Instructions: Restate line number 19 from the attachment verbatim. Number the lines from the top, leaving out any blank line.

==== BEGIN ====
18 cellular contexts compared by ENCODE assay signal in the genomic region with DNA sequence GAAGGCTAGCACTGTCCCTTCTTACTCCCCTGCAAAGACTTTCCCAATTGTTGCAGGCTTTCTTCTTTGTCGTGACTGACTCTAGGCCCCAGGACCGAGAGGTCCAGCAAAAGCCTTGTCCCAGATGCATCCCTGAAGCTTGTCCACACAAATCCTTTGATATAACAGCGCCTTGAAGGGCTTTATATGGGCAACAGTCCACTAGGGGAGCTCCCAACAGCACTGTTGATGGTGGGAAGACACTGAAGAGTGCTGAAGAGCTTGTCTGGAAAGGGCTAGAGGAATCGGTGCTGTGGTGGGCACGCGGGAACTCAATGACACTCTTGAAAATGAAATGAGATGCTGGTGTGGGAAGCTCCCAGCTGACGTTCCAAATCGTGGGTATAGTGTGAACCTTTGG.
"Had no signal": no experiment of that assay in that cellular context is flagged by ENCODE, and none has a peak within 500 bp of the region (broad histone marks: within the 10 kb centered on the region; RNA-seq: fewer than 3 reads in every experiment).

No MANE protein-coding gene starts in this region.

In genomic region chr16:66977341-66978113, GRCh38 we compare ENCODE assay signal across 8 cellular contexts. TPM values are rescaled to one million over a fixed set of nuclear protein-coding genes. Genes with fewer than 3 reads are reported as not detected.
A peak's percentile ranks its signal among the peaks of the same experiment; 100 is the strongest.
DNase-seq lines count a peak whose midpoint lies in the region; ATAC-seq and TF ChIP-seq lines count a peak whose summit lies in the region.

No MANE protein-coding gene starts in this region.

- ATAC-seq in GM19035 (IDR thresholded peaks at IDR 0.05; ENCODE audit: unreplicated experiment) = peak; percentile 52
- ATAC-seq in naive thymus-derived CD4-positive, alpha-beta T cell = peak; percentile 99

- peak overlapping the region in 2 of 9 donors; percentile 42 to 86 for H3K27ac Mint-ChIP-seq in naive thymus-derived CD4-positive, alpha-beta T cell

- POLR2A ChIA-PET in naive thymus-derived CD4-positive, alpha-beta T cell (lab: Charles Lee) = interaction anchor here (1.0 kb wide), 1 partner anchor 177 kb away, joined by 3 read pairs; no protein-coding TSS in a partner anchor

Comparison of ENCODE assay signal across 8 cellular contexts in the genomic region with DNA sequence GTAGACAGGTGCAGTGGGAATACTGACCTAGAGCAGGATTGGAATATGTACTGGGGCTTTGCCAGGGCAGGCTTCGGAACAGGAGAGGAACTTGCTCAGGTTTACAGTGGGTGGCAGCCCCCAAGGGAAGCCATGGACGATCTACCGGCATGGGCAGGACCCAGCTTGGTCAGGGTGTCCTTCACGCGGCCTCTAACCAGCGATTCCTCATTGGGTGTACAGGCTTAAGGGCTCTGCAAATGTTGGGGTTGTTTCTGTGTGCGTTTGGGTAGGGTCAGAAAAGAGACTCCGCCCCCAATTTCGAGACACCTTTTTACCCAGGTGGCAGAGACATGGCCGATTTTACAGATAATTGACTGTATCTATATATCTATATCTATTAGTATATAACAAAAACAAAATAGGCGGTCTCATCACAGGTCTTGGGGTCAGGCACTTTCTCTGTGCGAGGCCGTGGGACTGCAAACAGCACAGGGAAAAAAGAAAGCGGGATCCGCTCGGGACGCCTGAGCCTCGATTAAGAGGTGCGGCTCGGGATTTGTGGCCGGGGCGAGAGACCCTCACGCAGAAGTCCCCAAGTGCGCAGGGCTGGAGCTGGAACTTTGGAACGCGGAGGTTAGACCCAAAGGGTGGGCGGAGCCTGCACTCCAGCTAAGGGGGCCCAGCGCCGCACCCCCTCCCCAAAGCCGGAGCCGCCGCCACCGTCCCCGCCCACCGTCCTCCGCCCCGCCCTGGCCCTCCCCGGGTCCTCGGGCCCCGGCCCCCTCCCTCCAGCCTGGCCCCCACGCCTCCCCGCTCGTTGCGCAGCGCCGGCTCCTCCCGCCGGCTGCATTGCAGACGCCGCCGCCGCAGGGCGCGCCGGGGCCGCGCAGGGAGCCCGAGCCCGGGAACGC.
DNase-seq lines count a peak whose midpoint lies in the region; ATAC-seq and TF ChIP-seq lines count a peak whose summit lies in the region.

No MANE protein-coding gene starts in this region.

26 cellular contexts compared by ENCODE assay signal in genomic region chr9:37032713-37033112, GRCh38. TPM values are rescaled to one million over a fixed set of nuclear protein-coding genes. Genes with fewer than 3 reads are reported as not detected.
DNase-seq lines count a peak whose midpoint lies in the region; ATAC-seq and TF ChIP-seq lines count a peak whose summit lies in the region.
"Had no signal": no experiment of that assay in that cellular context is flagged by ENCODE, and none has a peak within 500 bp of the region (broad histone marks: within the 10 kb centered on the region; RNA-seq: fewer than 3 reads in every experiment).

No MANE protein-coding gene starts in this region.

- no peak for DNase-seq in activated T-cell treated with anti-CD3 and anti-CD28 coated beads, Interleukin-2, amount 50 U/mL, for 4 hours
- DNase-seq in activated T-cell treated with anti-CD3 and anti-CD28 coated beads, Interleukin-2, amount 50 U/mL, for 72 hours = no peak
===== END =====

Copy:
- no peak for DNase-seq in activated T-cell treated with anti-CD3 and anti-CD28 coated beads, Interleukin-2, amount 50 U/mL, for 4 hours